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Day Of The Bees (original 2000; edition 2001)
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Amazon.com Amazon.com Review (ISBN 037570177X, Paperback)The narrator of Thomas Sanchez's fourth novel teaches art history in America, but he dreams of Europe--or more specifically, of Spain. The Professor (as he identifies himself) specializes in a Spanish painter of the 1940s, Francisco Zermano, to whom he has devoted a spate of scholarly articles. He also spends hours staring at the man's paintings, trying to imagine the stories behind them. This iconographic detective is particularly curious about one bit of recurrent imagery: the body of a beautiful woman, which is rumored to belong to Louise Collard, the painter's muse.
As Day of the Bees opens, in fact, Louise has just died alone in a small provincial village, and the Professor rushes to France to learn more about her role in Zermano's life. There he finds a pile of correspondence--and a revelation. According to legend, the artist treated Louise cruelly and abandoned her. Yet the letters reveal a deep and doomed love, one which is forever shattered when Louise is raped by a platoon of enemy soldiers (whom she later describes in her letters as "bees," a wonderfully eerie motif). Zermano, already beaten with a tire iron, is forced to watch the entire event. Here Louise recalls how the rape ruined her life, and its paradoxical resemblance to the redemption of true erotic love:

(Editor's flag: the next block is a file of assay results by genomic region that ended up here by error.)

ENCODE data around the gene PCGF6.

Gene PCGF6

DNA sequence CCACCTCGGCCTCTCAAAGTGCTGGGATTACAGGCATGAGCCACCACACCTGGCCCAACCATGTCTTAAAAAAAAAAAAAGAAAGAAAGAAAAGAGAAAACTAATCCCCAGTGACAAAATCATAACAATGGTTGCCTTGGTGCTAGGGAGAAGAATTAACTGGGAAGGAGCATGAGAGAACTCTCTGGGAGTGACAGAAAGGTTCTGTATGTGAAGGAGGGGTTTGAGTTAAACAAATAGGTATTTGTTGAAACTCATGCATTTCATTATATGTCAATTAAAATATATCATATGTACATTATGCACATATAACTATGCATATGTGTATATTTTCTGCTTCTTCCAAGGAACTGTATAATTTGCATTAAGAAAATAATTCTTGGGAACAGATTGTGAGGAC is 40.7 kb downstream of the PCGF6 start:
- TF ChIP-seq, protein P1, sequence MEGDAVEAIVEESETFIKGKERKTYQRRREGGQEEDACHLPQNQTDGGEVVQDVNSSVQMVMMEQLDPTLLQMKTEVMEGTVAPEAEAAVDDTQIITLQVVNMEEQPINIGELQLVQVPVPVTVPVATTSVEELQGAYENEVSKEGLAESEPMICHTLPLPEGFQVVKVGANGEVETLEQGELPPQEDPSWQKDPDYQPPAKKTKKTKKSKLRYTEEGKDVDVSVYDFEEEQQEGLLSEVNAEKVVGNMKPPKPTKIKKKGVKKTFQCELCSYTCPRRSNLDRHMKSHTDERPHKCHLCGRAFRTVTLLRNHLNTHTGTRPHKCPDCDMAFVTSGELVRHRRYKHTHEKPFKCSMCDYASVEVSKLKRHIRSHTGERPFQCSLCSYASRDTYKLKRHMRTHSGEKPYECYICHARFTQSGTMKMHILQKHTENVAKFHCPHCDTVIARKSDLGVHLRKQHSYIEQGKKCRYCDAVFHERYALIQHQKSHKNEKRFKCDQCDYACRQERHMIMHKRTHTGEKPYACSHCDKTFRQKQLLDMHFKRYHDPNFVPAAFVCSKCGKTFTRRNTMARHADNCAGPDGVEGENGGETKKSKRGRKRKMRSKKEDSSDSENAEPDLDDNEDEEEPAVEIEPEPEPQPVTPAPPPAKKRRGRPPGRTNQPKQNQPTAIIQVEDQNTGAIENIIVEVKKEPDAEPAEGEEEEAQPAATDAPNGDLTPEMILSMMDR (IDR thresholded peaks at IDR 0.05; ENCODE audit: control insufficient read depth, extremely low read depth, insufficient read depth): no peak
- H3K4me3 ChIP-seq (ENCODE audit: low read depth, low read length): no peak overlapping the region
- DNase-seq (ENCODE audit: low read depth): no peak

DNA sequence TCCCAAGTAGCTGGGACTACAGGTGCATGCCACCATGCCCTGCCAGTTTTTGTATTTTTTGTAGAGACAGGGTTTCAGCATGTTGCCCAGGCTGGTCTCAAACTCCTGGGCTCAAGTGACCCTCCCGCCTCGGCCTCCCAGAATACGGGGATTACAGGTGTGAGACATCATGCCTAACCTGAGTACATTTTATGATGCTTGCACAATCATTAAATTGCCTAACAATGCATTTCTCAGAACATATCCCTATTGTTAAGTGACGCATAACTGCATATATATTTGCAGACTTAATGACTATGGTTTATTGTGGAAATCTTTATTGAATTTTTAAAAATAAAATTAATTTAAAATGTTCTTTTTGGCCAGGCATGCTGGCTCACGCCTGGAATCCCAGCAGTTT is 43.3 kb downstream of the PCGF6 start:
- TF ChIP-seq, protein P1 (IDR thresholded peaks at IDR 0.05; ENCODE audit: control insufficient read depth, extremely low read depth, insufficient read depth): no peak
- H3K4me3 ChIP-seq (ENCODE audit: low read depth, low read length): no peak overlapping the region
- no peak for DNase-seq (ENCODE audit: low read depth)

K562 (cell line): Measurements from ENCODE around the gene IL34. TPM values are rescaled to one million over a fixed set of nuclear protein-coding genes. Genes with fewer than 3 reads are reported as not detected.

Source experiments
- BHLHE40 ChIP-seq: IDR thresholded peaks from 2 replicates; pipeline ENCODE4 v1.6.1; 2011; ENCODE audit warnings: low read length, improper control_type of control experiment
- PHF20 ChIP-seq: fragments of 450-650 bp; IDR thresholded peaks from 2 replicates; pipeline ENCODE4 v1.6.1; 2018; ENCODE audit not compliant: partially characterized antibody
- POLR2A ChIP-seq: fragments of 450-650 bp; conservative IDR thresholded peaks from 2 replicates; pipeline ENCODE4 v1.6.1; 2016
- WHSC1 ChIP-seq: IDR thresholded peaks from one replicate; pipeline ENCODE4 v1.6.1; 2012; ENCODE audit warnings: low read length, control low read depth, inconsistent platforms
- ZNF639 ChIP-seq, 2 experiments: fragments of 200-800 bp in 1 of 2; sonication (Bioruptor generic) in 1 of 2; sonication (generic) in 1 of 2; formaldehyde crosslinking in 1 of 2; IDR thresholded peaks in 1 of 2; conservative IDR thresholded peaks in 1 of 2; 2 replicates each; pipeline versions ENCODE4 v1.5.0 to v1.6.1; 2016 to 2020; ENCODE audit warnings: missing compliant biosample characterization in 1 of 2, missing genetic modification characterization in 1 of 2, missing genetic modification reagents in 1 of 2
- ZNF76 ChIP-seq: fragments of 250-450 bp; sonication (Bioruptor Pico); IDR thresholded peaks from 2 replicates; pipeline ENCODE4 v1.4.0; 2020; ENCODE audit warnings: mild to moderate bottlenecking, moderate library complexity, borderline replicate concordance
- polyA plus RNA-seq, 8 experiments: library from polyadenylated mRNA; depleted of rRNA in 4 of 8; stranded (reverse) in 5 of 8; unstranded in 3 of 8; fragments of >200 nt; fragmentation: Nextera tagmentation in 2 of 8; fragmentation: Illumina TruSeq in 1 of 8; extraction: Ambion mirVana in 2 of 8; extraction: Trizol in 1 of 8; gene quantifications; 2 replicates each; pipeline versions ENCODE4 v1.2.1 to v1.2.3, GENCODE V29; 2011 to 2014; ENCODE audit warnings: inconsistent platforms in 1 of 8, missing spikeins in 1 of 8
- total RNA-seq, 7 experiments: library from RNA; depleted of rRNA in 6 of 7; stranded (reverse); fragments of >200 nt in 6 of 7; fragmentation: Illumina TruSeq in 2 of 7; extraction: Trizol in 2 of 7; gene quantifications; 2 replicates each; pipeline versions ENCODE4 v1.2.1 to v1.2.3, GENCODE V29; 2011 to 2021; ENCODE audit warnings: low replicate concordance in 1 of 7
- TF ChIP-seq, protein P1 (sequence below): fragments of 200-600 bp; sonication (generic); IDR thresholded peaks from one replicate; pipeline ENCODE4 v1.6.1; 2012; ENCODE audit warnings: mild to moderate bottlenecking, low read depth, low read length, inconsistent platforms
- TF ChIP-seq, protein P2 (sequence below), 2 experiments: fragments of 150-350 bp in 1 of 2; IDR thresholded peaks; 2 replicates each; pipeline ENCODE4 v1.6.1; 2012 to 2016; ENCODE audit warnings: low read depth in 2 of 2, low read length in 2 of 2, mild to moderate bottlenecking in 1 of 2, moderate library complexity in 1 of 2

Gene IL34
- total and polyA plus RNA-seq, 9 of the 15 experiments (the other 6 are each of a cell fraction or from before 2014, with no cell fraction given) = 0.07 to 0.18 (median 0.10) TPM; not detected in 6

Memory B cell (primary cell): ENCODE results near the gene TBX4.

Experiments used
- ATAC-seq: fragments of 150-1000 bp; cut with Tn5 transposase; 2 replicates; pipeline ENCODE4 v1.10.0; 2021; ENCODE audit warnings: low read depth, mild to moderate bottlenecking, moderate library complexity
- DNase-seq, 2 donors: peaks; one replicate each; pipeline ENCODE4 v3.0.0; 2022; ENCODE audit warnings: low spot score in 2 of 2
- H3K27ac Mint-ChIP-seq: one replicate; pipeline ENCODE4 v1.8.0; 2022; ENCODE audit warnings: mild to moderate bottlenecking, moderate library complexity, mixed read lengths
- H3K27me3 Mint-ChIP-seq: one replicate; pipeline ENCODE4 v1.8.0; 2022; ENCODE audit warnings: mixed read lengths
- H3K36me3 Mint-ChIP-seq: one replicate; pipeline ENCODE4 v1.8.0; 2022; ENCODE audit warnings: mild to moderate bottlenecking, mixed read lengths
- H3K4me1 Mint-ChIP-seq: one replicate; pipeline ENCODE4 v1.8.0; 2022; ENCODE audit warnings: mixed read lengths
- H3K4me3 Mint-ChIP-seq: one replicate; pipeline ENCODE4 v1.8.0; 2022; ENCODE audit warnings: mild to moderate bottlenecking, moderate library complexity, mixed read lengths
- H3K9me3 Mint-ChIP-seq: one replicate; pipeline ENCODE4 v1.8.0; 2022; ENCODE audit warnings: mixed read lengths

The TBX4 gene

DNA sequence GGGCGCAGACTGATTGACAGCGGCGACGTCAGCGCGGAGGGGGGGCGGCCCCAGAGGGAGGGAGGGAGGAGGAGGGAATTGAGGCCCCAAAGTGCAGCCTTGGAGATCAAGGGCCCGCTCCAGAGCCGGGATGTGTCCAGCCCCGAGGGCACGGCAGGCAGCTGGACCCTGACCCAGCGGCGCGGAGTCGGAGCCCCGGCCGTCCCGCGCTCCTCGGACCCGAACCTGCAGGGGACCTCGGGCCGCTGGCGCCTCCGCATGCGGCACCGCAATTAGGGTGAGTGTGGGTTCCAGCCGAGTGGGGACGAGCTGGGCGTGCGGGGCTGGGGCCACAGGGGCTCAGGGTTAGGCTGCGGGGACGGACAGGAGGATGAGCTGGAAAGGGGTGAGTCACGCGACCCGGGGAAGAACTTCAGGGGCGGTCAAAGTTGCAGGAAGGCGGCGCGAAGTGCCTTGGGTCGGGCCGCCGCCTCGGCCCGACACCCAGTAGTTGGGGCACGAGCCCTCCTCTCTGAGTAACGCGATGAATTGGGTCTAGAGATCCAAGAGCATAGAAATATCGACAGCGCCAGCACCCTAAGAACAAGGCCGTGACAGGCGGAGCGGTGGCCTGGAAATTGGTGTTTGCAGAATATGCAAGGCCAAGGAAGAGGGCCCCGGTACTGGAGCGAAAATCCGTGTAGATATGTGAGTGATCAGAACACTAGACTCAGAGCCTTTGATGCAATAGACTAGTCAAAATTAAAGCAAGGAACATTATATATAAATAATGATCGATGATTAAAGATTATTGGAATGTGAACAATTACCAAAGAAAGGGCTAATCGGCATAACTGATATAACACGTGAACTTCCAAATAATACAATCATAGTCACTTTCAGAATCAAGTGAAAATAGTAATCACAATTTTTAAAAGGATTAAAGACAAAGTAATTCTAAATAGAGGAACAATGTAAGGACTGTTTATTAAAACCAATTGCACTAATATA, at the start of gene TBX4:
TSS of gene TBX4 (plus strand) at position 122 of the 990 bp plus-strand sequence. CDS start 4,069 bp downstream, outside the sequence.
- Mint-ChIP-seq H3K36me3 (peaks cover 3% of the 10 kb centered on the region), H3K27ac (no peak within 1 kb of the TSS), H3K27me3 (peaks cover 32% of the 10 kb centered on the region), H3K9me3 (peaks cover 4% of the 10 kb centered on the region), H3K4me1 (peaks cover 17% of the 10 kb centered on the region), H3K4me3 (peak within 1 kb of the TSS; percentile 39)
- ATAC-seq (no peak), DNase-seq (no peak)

I have discovered something unnerving--that a woman in sexual ecstasy with her man forgets all detail; when it's over she wants to return and explore this abyss that still makes her tremble. The same thing can happen when she is raped, but for a different reason. Where joy once deleted memory, horror now destroys it. In two acts in her life can a woman lose all consciousness: in the act of lovemaking, and in rape, its cruel parody.After discovering Louise's letters, many of them never sent, the Professor embarks on a search for the aging Zermano, hoping to help set the record straight. In these chapters, the violent and tragic love story at the heart of Day of the Bees is nicely counterbalanced by an obsessive academic's comedy of errors. Like most of his kind, the narrator is late for trains, professorial to the bitter end, and devoted to (in every sense of the word) ghosts. --Emily White
(retrieved from Amazon Mon, 30 Sep 2013 13:41:13 -0400)
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